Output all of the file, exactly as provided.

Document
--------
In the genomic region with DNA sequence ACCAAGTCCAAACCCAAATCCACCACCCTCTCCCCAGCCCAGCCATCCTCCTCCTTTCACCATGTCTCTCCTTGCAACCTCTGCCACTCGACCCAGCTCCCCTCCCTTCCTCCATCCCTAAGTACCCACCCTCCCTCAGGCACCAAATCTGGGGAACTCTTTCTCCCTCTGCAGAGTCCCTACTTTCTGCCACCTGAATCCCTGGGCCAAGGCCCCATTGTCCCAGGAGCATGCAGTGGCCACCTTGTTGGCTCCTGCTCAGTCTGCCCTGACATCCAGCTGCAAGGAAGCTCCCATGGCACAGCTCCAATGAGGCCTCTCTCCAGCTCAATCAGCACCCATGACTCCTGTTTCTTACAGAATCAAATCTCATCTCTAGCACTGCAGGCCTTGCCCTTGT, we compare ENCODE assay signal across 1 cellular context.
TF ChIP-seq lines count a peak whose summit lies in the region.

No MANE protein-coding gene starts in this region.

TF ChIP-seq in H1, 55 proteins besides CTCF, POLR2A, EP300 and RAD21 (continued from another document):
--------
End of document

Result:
In the genomic region with DNA sequence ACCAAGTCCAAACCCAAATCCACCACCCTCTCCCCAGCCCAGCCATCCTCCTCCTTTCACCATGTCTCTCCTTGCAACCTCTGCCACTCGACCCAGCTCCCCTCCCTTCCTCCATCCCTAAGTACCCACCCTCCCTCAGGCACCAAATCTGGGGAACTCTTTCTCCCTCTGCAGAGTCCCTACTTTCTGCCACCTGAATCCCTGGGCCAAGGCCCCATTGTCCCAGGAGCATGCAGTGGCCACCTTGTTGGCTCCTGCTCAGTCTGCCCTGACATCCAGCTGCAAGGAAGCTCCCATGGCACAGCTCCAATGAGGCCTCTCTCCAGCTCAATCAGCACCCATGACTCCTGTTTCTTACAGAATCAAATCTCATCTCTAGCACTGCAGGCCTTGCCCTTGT, we compare ENCODE assay signal across 1 cellular context.
TF ChIP-seq lines count a peak whose summit lies in the region.

No MANE protein-coding gene starts in this region.

TF ChIP-seq in H1, 55 proteins besides CTCF, POLR2A, EP300 and RAD21 (continued from another document):